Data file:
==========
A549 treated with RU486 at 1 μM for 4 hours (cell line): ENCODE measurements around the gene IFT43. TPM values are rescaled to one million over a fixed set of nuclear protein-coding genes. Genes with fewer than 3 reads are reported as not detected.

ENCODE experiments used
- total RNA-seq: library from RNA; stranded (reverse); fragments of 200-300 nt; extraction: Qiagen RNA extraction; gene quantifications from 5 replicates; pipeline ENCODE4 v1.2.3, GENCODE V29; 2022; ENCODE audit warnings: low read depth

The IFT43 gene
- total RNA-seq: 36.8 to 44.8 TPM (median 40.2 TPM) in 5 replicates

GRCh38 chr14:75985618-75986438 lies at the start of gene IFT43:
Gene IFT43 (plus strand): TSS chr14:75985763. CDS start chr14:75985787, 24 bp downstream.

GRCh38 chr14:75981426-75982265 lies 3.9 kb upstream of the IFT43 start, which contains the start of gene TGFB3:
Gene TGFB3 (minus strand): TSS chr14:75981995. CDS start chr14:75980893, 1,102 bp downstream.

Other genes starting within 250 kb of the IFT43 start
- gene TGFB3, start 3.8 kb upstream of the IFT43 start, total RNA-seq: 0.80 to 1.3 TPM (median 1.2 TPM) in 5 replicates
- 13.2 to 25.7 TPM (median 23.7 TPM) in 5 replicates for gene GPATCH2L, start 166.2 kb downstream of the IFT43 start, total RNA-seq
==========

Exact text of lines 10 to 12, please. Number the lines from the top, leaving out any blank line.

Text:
Other genes starting within 250 kb of the IFT43 start
- gene TGFB3, start 3.8 kb upstream of the IFT43 start, total RNA-seq: 0.80 to 1.3 TPM (median 1.2 TPM) in 5 replicates
- 13.2 to 25.7 TPM (median 23.7 TPM) in 5 replicates for gene GPATCH2L, start 166.2 kb downstream of the IFT43 start, total RNA-seq